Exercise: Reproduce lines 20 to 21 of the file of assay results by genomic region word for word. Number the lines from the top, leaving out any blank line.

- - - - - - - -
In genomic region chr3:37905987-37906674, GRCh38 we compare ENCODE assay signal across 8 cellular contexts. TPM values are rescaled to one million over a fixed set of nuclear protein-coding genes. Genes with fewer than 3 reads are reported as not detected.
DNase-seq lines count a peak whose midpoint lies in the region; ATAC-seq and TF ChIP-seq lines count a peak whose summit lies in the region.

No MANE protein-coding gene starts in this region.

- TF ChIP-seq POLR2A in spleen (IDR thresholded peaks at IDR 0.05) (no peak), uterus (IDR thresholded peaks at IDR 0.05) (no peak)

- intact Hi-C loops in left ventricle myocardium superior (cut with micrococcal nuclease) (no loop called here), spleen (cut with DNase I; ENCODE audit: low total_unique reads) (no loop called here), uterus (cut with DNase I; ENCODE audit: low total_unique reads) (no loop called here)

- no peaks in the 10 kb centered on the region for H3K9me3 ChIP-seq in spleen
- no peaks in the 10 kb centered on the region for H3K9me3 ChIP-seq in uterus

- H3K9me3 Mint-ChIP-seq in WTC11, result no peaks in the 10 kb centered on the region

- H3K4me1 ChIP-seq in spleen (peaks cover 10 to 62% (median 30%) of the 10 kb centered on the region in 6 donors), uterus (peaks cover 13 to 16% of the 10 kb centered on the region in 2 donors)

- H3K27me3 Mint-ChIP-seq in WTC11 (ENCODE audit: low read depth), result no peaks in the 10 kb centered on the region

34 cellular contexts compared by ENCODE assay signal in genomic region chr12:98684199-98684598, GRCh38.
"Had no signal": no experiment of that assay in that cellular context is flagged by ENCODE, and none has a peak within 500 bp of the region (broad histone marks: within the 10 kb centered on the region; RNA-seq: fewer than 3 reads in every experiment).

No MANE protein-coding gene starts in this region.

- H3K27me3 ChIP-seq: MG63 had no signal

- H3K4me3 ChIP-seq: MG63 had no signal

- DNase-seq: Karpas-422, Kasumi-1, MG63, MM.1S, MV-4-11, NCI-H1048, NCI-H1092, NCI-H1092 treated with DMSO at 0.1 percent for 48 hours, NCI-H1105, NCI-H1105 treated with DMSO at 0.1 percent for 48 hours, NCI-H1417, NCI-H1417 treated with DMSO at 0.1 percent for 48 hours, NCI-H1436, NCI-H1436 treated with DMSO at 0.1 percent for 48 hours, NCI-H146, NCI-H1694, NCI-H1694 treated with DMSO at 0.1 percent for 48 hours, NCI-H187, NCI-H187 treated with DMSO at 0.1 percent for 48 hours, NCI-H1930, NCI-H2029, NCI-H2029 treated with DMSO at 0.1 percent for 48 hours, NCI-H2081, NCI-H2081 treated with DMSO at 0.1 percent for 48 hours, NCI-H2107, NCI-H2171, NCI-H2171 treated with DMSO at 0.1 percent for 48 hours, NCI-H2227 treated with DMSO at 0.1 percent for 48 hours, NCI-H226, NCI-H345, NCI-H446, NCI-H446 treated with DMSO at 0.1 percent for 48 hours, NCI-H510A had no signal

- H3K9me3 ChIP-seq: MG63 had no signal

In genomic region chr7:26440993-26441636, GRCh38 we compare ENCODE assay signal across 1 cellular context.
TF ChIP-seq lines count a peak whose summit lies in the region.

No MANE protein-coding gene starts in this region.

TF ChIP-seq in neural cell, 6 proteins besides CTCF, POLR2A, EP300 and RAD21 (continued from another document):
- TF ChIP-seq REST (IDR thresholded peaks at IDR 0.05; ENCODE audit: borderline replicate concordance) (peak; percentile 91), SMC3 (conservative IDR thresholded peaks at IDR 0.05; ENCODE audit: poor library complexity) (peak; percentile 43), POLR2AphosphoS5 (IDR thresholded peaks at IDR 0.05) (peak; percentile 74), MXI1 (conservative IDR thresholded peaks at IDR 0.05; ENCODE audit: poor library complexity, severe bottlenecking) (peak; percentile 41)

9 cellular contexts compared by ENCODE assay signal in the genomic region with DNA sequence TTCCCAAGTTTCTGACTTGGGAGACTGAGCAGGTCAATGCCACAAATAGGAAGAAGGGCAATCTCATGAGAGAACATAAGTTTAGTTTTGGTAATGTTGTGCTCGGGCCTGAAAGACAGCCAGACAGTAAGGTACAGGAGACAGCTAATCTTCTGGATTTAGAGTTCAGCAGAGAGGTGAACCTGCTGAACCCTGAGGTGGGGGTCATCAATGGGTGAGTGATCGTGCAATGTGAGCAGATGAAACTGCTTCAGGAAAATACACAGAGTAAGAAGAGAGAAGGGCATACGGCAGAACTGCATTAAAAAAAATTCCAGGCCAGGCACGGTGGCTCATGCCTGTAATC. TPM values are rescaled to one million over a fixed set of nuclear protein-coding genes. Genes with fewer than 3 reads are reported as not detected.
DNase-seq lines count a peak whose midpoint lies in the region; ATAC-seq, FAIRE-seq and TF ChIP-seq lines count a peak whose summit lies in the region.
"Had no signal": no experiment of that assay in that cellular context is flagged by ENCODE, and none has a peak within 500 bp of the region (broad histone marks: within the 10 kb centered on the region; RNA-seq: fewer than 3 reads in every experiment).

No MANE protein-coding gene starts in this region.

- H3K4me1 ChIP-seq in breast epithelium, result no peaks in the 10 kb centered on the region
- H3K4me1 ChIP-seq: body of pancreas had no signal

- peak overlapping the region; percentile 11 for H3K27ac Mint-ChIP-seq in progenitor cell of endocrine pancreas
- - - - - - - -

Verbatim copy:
No MANE protein-coding gene starts in this region.

TF ChIP-seq in neural cell, 6 proteins besides CTCF, POLR2A, EP300 and RAD21 (continued from another document):